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Fine Old Color example of Martin Waldseemüller's edition of Ptolemy's map of the Holy Land, the Levant and Mesopotamia, printed in Strasbourg in 1513.
This remarkably beautiful map is one of the most historically important and finely printed early maps of the Holy Land, the Levant and Mesopotamia. It features all or part of the territories of the modern nations of Israel, Egypt, Jordan, Lebanon, Cyprus, Syria, Turkey, Saudi Arabia and Iraq. It was created by the great Northern Renaissance cartographer Martin Waldseemüller, but is based on the work of Claudius Ptolemy from the 2nd Century A.D.
The map shows that in the late Classical period, the geographical conception of the Middle East was quite sophisticated. While far from being scientifically accurate, the overall appearance of these lands is amazingly familiar to the modern viewer - a spectacular achievement in an age long before the advent of surveying technology.
While the Sinai Peninsula is not defined, the placement of the Red Sea relative to the Mediterranean is correct, and the slope of the Levant coastline bears a resemblance to reality. While Cyprus is not correctly shaped, it is accurately located. The interior regions assuredly include the Dead Sea and the courses of the Tigris and Euphrates Rivers. The placement of the Persian Gulf with respect to the general view is also well placed.
Ptolemy's map of the region - and Waldseemüller's edition in particular - proved to be highly influential during the generation following its publication. It was widely copied (most notably by Lorenz Fries in 1522) and was perhaps the most important geographical conception of this religiously important region during the Reformation period.
Waldseemüller's map is based on the work of Claudius Ptolemy (c. 90 - 168 A.D.), a Greek Alexandrine geographer and cosmographer. Specifically, the antecedent of the current map appeared in Ptolemy's Geographia (c, 150 A.D.), which was considered to be considered the apogee of the cartography of the Classical world. While none of Ptolemy's original maps survive, manuscript copies were preserved over the centuries, with the first printed edition issued in Bologna in 1477.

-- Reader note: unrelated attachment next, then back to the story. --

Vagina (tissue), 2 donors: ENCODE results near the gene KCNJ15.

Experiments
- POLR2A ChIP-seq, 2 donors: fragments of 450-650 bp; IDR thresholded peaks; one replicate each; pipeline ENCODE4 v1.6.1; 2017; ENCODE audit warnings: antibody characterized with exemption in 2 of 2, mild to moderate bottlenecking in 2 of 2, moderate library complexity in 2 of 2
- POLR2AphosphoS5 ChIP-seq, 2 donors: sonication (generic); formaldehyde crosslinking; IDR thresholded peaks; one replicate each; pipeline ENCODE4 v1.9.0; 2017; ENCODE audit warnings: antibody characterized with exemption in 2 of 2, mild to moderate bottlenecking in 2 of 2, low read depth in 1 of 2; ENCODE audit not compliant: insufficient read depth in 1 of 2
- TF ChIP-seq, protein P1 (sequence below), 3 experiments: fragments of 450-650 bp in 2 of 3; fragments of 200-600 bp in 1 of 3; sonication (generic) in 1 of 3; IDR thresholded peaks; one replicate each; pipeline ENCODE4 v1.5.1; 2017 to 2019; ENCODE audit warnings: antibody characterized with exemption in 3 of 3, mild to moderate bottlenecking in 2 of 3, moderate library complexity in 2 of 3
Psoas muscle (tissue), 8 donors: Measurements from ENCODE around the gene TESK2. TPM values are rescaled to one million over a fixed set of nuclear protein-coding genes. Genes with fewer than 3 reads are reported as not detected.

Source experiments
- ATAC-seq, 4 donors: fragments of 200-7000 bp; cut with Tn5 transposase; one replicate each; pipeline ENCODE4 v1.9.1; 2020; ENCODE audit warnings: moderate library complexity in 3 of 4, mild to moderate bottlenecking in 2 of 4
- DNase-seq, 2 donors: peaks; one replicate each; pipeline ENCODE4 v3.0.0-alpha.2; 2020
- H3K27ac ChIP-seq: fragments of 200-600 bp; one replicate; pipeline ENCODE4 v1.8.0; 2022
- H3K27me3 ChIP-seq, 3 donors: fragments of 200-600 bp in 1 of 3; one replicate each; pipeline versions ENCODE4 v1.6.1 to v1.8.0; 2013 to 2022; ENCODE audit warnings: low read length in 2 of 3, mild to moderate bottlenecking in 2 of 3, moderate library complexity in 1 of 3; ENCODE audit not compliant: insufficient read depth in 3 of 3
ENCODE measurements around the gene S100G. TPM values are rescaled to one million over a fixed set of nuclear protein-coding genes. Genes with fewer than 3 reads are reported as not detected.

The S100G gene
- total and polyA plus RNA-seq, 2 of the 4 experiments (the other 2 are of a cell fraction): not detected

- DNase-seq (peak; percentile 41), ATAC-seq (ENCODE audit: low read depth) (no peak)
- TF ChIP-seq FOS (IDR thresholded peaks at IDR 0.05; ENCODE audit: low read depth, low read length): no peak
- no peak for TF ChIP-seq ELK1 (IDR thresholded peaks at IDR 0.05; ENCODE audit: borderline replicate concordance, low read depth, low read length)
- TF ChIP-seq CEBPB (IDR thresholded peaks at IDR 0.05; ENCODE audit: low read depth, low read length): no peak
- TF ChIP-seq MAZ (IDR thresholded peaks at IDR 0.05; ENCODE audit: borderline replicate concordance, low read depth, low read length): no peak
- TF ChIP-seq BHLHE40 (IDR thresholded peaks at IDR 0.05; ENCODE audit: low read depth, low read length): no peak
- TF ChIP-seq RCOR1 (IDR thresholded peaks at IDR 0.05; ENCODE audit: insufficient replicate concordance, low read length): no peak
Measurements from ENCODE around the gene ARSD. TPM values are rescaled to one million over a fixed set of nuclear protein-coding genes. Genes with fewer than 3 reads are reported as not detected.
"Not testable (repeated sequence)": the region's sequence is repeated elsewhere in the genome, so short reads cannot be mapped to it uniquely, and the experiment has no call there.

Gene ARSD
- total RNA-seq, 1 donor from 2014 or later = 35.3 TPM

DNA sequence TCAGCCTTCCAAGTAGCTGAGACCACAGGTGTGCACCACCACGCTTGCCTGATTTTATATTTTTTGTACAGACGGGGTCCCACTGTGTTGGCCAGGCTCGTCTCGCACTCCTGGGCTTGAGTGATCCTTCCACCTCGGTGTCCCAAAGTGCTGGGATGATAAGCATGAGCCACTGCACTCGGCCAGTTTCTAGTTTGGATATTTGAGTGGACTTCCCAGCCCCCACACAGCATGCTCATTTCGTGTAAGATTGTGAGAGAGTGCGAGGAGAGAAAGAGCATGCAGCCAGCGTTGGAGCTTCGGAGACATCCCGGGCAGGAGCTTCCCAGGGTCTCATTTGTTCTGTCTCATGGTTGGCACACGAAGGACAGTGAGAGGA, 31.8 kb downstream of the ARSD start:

Martin Waldseemüller (c.1470-c.1522) was one of the foremost cartographers of the first great period of global exploration, yet details of his sources and his personal history remain enigmatic. Educated at the University of Freiburg im Bresgau, Germany, he became the center of a circle of great humanist scholars based at the Abbey of St. Dié in Alsace. Funded by René II of Lorraine, the school of St. Dié was responsible for a trio of publications which revolutionized the traditional conceptions of global geography.
Waldseemüller was inspired by Amerigo Vespucci's outrageously entertaining best seller, Mundus Novus (1503), which asserted for the first time that the New World was a distinct continental landmass. In 1507, he published a fantastically large World map. This great work definitively shows the Americas as being "the Fourth Part of the World" or a new continent, complete with a western coastline showing it to be definitely separate from Asia. The map, which survives in only a single example, has been called the "Birth Certificate of America".
Waldseemüller followed this up with a magnificent edition of Ptolemy's Geographia, published in 1513 by Johann Schott in Strasbourg. In addition to a full suite of Ptolemaic maps, the work was supplemented with a number of new maps, including the famous 'Admiral's Map', which depicted the Atlantic Ocean and the Americas. All of its maps, including the present map, were printed from beautifully carved woodblocks made of pear wood.
foundational map for any serious collection of Holy Land, Cyprus, Levant or Middle East cartography.
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